Some of the biggest beneficiaries of EU funding could lose as much as £2 billion a year to London and the South East, according to new analysis.
Communities in Charge, a group of charities and community leaders, has found that London and the South East stand to benefit, while Wales in particular will suffer the most if funding is distributed by the UK in the same it is now.
The organisation investigated Treasury funding and found that under the same system, Wales will lose out on more than £2.3bn worth of funding over six years, the equivalent of nearly £750 per person, while Londoners will receive a £200 boost. The South West would also see a £1bn reduction in funding.
The UK government has pledged to launch a 'Shared Prosperity Fund' to replace EU funding lost as a result of Brexit. However, there are very few details about the fund or how it will be distributed.
Based on existing EU and UK funding structures, seven regions across the country would lose out. In contrast, London would see its funding rise nearly £1.9bn and the South East would receive a £1.1bn increase.
Welsh Assembly ministers have called on the UK government to allow devolved governments in Wales, Scotland and Northern Ireland to determine how the replacement funding is spent.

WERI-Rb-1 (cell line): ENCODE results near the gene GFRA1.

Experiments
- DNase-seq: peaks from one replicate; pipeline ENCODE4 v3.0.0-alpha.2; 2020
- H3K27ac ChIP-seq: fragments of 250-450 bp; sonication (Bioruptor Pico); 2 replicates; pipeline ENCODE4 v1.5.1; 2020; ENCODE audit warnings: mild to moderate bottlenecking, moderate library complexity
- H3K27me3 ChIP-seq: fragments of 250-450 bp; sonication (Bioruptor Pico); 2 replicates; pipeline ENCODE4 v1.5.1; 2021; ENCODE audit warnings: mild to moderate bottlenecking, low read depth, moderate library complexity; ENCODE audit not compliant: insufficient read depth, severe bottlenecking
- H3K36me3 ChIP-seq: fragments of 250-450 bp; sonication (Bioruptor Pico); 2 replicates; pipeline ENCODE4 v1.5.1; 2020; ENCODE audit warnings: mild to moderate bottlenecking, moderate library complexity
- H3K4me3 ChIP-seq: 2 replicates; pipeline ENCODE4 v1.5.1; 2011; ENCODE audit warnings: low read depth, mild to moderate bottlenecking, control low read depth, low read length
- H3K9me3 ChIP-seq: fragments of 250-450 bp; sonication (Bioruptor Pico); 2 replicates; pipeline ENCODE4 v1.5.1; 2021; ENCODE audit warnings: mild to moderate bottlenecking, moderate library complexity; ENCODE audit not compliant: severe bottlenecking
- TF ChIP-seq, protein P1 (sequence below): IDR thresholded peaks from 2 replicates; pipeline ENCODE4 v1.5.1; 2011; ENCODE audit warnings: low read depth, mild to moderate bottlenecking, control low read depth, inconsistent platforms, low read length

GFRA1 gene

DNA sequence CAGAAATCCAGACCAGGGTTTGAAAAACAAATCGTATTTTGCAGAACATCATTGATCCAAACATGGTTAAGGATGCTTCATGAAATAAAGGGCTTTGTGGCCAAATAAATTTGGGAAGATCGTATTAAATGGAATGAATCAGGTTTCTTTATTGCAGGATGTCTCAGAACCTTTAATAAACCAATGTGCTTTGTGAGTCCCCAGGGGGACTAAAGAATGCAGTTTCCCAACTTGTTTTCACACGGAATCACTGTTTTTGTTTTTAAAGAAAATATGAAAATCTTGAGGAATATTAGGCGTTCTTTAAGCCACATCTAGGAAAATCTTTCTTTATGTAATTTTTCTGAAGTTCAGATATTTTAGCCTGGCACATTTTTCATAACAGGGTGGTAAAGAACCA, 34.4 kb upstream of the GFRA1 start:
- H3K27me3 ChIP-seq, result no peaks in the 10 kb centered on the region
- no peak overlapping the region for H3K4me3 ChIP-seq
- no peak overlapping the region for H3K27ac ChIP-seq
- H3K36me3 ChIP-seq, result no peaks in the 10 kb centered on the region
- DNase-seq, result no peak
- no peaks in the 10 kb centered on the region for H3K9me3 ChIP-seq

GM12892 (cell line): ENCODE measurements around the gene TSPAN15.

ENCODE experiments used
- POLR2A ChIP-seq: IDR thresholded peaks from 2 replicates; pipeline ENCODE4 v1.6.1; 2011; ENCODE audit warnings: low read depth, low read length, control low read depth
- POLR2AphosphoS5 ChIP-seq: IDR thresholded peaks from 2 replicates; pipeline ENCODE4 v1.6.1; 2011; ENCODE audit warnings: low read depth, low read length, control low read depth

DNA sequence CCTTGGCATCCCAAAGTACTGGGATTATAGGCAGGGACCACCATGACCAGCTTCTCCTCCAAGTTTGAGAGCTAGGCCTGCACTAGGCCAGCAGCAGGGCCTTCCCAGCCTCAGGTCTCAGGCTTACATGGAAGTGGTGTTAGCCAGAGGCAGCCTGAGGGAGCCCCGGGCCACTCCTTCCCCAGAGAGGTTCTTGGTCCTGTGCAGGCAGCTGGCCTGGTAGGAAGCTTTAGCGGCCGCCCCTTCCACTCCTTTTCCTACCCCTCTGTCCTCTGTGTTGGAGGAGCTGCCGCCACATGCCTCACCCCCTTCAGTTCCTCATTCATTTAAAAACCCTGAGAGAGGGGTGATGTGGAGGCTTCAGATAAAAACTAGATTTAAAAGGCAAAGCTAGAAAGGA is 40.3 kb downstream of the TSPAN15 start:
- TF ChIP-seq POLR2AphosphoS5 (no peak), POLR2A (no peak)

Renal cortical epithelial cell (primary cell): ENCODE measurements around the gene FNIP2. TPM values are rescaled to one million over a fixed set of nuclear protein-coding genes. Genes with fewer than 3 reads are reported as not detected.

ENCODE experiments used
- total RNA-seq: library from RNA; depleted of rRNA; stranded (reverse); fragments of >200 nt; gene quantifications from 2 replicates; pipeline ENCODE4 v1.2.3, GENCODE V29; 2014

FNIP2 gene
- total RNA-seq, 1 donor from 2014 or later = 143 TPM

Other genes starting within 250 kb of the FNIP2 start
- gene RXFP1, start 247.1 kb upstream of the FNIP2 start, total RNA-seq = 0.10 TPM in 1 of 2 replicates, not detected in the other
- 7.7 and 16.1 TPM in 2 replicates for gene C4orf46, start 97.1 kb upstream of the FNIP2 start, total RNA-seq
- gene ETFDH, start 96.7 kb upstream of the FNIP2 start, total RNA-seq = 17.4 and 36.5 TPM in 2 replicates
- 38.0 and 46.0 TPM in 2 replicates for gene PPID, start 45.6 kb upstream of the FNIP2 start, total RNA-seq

A Welsh government spokesperson said: “Any proposals which seek to bypass the devolution settlement or take back decisions and funding which has been under Wales’ control for nearly 20 years are completely unacceptable.
“The UK government first floated this idea two years ago but has failed to provide any details about how the £370 million of EU structural and investment Wales currently receives every year will be replaced.”
A spokesperson for the Ministry of Housing, Communities and Local Government said: “We know the importance of local growth funding to local places and of providing certainty on its future. That’s why we are engaging with stakeholders on the design of the UK Shared Prosperity Fund and will consult widely.”